Larry David would later compare “Seinfeld” to “M*A*S*H,” which he said “accentuated the horror, atrocity and chaos of war,” saying that“Seinfeld,” similarly “illuminates the horror, atrocity and chaos of being single in New York.”

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Off-screen, Seinfeld was considered one of the most eligible bachelors around, to such an extent that when Seinfeld fell in love with Shoshanna Lonstein — who he met in New York’s Central Park in 1993 — the story made the cover of People weekly magazine.

The story inside, however, was quick to point out their obvious age differences — he was 38, she was just seventeen. Seinfeld later cited the gossip-fueled constant press hounding them both as one of the reasons they split up in 1997.

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Seinfeld would eventually meet the woman of his dreams, Jessica Sklar, in 1998.

They married on Christmas Day in 1999, and are still married today, nearly twenty years later.

Watch Dr. Ruth‘s exclusive ’80s vintage interviews with celebrities, rock stars and lots of special guests — we’ve told you about a few of those episodes here on the Night Flight blog, including LL Cool J, and Burt Reynolds — over on Night Flight Plus.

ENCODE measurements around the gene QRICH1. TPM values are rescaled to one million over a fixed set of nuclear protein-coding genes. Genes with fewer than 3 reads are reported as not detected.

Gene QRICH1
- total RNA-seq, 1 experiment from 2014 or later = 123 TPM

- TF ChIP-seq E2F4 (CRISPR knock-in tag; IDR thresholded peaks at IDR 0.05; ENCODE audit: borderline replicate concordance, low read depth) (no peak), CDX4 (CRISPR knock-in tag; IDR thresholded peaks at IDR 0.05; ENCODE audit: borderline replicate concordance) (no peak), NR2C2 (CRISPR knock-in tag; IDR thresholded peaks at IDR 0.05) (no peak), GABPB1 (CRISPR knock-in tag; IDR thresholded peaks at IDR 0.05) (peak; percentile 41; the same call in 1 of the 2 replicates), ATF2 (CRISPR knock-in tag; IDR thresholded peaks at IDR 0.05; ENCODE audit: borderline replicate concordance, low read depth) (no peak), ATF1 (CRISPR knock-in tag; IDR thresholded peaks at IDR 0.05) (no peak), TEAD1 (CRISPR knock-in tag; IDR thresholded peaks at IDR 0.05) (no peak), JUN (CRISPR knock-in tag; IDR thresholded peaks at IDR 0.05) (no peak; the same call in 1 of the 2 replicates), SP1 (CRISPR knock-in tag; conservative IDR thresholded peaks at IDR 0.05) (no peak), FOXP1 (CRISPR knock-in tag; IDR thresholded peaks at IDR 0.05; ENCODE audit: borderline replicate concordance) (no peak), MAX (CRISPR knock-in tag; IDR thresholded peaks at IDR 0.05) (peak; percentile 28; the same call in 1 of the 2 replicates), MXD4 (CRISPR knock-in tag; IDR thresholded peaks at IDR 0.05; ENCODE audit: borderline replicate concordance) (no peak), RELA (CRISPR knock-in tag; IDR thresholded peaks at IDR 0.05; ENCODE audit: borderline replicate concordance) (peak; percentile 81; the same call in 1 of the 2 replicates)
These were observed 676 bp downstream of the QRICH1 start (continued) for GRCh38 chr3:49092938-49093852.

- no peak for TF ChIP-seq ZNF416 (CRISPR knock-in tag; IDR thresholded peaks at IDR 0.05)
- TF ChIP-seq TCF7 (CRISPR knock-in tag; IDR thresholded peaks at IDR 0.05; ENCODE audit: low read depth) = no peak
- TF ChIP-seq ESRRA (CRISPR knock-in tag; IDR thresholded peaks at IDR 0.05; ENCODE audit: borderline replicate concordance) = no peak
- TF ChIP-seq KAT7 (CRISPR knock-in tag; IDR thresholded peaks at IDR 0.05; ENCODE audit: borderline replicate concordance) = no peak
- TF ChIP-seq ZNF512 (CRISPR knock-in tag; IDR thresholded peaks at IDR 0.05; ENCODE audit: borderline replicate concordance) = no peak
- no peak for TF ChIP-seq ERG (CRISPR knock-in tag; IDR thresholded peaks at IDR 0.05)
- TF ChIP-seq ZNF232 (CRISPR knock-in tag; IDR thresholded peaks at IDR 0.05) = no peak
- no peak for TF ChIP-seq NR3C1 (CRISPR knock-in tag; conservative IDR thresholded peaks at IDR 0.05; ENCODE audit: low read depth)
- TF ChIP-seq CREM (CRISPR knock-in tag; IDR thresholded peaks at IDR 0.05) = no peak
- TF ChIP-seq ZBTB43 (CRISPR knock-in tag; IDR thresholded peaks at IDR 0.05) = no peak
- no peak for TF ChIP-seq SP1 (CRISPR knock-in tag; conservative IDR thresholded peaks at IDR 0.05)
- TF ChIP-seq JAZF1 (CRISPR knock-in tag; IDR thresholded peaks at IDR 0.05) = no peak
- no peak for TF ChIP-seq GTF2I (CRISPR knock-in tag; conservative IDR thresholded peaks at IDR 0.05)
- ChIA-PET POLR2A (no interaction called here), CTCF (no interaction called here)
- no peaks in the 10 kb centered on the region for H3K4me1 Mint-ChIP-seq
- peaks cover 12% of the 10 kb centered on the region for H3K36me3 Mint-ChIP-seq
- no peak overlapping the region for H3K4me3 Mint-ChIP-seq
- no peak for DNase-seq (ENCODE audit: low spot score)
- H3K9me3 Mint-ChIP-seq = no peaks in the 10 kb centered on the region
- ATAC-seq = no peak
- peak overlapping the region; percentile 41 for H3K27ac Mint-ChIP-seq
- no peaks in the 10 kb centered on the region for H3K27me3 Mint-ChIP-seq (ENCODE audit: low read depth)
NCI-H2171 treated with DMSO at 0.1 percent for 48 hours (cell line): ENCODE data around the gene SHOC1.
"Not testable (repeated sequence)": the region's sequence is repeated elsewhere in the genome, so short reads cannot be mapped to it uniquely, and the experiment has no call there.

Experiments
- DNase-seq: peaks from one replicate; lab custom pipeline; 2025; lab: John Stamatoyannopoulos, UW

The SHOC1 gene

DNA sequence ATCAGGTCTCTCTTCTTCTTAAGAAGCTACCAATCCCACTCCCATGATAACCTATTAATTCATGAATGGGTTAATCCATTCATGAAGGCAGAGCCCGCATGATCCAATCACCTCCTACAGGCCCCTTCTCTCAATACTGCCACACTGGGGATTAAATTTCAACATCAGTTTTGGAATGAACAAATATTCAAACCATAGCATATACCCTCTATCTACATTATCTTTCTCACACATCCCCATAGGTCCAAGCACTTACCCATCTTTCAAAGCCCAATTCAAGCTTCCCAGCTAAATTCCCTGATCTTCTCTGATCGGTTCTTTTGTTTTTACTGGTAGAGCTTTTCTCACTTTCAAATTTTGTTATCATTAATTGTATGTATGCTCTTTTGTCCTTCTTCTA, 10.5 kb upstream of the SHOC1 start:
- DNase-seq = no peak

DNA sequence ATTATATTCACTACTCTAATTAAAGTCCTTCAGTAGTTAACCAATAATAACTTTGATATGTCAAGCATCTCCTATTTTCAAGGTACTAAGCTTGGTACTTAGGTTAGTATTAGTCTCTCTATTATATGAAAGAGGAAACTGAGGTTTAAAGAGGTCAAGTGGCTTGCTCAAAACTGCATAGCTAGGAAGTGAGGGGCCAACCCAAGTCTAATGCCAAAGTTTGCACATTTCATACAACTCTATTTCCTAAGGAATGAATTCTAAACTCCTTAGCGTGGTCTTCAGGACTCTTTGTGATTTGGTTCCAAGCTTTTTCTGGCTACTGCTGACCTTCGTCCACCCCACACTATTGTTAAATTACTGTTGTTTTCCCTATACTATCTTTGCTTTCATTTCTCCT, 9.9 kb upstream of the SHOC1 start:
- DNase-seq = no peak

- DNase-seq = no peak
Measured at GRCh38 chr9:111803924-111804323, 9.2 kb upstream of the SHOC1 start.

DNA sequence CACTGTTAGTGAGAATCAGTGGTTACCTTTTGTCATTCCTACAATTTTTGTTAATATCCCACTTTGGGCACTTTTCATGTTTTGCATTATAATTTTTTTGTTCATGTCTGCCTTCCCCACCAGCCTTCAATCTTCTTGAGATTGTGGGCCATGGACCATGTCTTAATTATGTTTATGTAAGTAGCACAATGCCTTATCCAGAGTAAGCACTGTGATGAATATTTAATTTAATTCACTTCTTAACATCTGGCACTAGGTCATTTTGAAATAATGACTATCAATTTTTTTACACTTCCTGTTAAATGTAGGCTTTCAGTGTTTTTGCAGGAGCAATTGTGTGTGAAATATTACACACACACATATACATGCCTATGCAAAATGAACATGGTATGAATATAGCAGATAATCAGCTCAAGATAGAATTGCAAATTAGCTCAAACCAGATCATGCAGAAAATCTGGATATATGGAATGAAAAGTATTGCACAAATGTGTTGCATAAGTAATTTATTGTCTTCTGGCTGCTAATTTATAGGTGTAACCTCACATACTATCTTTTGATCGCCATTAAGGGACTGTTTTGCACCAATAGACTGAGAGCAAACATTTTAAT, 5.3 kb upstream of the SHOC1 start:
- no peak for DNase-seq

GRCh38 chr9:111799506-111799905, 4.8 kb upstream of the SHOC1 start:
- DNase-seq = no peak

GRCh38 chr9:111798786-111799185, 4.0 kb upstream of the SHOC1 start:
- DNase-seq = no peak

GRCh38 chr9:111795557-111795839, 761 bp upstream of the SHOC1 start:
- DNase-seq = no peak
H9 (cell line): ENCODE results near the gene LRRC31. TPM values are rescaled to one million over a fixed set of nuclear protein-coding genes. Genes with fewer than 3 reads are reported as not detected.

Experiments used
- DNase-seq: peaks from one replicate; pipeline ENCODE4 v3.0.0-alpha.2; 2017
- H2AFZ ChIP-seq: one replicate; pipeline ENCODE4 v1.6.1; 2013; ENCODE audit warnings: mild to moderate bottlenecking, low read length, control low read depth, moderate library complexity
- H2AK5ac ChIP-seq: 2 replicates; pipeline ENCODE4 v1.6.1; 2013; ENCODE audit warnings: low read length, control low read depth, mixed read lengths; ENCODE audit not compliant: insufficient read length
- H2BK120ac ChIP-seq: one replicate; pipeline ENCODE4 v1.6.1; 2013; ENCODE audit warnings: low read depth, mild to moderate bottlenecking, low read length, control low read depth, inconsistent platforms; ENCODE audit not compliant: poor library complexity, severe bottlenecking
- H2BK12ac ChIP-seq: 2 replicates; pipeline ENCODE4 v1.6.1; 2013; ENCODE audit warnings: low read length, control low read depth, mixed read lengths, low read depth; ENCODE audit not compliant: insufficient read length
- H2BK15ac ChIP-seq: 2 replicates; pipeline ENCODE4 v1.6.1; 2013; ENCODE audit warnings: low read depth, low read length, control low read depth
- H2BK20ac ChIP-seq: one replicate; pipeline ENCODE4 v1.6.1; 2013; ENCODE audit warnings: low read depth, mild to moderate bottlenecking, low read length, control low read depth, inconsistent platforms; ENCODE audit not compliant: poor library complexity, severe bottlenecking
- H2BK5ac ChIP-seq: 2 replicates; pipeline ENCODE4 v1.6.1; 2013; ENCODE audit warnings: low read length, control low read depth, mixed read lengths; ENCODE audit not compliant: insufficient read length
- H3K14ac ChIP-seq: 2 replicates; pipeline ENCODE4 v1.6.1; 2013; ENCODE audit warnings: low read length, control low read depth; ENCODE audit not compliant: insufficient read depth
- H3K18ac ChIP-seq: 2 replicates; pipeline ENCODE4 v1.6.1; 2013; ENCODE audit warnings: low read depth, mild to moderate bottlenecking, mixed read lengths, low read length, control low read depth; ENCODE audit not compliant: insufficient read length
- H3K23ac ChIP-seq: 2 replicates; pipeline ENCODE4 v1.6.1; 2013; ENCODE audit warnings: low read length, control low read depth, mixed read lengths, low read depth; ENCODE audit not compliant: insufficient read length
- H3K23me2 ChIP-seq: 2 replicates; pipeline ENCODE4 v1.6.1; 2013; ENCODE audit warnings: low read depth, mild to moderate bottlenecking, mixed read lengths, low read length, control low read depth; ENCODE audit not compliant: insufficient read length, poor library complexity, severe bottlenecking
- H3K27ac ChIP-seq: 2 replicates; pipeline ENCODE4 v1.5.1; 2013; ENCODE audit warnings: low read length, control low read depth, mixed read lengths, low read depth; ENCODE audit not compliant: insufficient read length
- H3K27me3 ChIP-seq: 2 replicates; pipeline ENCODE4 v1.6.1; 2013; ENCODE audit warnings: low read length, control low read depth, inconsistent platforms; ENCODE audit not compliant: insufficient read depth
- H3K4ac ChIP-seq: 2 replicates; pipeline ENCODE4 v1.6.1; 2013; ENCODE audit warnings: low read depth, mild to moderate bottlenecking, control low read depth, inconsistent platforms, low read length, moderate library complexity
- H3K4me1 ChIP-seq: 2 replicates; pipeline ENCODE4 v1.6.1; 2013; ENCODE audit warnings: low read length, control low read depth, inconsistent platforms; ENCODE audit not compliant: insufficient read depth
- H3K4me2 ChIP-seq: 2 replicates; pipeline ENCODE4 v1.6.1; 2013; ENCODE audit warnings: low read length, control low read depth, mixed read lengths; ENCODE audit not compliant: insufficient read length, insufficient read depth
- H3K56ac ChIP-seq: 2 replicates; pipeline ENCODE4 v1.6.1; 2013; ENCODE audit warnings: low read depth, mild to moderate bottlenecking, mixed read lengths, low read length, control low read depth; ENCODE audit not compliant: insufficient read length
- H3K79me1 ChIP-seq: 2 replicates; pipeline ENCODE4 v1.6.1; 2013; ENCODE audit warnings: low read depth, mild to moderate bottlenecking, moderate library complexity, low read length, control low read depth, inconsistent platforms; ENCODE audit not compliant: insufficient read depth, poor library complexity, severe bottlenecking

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About Bryan Thomas

Bryan Thomas has been a freelancing writer/critic for All Music Guide, assistant editor for the When You Awake blog, and a contributor to Launch, Music Connection, Big Takeover and numerous other publications and entertainment websites, blogs and zines, most of them long gone. He's written more than sixty sets of liner notes. He’s also worked for over twenty years at mostly reissue record labels -- prior to that he worked in bookstores and record stores, going all the way back to the original vinyl daze. He lives in the Miracle Mile neighborhood of Los Angeles, CA.